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Summary by Abhishek Das 2 years ago
This is follow-up work to the ResNets paper. It studies the propagation formulations behind the connections of deep residual networks and performs ablation experiments. A residual block can be represented with the equations $y_l = h(x_l) + F(x_l, W_l); x_{l+1} = f(y_l)$. $x_l$ is the input to the l-th unit and $x_{l+1}$ is the output of the l-th unit. In the original ResNets paper, $h(x_l) = x_l$, $f$ is ReLu, and F consists of 2-3 convolutional layers (bottleneck architecture) with BN and ReLU in between. In this paper, they propose a residual block with both $h(x)$ and $f(x)$ as identity mappings, which trains faster and performs better than their earlier baseline. Main contributions:
- Identity skip connections work much better than other multiplicative interactions that they experiment with:
- Scaling $(h(x) = \lambda x)$: Gradients can explode or vanish depending on whether modulating scalar \lambda > 1 or < 1.
- Gating ($1-g(x)$ for skip connection and $g(x)$ for function F):
For gradients to propagate freely, $g(x)$ should approach 1, but
F gets suppressed, hence suboptimal. This is similar to highway
networks. $g(x)$ is a 1x1 convolutional layer.
- Gating (shortcut-only): Setting high biases pushes initial $g(x)$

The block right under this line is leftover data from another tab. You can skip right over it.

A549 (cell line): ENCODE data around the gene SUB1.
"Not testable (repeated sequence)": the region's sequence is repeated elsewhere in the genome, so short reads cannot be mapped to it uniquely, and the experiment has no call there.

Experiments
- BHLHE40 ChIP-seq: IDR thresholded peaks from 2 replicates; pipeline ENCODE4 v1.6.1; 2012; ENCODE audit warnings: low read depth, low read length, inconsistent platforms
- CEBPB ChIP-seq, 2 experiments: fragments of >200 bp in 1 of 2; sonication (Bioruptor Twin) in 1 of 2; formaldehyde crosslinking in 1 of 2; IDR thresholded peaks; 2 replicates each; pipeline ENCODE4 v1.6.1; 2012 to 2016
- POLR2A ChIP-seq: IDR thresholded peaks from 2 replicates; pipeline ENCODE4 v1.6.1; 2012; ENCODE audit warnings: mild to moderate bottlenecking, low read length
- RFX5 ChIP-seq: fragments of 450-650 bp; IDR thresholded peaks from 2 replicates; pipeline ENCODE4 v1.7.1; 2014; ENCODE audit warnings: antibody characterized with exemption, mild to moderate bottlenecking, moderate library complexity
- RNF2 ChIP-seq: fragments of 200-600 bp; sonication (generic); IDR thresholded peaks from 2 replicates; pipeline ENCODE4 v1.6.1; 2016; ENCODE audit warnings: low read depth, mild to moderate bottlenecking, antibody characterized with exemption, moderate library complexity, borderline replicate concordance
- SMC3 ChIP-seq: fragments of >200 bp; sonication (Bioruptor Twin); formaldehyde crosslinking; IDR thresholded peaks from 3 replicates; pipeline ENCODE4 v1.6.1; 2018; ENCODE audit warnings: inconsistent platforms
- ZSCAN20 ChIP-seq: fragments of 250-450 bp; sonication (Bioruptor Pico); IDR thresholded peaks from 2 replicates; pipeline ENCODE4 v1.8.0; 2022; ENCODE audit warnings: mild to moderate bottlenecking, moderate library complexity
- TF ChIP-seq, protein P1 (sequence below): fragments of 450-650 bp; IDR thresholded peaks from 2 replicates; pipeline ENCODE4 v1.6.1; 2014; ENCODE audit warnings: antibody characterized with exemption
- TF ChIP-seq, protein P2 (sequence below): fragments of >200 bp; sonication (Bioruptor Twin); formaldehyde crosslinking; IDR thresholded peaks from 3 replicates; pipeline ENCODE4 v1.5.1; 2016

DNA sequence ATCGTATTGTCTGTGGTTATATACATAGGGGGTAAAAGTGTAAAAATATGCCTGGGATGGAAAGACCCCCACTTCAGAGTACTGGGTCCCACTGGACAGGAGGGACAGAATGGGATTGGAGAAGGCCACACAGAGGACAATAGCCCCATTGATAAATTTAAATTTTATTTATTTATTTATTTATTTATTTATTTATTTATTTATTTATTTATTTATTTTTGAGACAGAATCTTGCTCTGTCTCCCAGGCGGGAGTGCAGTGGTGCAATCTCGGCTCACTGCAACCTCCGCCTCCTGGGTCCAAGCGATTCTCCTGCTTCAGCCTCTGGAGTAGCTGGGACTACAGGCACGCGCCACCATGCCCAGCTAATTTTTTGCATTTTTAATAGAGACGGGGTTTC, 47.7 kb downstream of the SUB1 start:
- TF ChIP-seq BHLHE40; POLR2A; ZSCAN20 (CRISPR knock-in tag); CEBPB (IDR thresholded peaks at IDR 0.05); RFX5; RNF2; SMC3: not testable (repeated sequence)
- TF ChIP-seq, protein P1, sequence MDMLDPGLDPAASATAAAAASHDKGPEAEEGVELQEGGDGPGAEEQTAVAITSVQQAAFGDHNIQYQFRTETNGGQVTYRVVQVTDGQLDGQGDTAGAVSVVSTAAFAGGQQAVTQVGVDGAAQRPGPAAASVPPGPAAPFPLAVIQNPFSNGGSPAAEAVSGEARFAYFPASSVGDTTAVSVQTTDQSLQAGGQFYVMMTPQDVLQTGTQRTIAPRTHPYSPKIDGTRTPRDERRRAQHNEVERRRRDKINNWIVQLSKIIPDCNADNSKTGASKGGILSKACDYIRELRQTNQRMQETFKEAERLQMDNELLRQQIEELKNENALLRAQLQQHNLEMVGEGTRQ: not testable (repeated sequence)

towards identity mapping, and test error is much closer to baseline.
- 1x1 convolutional shortcut: These work well for shallower networks
(~34 layers), but training error becomes high for deeper networks,
probably because they impede gradient propagation.
- Experiments on activations.
- BN after addition messes up information flow, and performs considerably
worse.
- ReLU before addition forces the signal to be non-negative, so the signal is monotonically increasing, while ideally a residual function should be free to take values in (-inf, inf).
- BN + ReLU pre-activation works best. This also prevents overfitting, due
to BN's regularizing effect. Input signals to all weight layers are normalized.
## Strengths
- Thorough set of experiments to show that identity shortcut connections
are easiest for the network to learn. Activation of any deeper unit can
be written as the sum of the activation of a shallower unit and a residual
function. This also implies that gradients can be directly propagated to
shallower units. This is in contrast to usual feedforward networks, where
gradients are essentially a series of matrix-vector products, that may vanish, as networks grow deeper.
- Improved accuracies than their previous ResNets paper.
## Weaknesses / Notes
- Residual units are useful and share the same core idea that worked in
LSTM units. Even though stacked non-linear layers are capable of asymptotically
approximating any arbitrary function, it is clear from recent work that
residual functions are much easier to approximate than the complete function.
The [latest Inception paper](http://arxiv.org/abs/1602.07261) also reports
that training is accelerated and performance is improved by using identity
skip connections across Inception modules.
- It seems like the degradation problem, which serves as motivation for
residual units, exists in the first place for non-idempotent activation
functions such as sigmoid, hyperbolic tan. This merits further
investigation, especially with recent work on function-preserving transformations such as [Network Morphism](http://arxiv.org/abs/1603.01670), which expands the Net2Net idea to sigmoid, tanh, by using parameterized activations, initialized to identity mappings.

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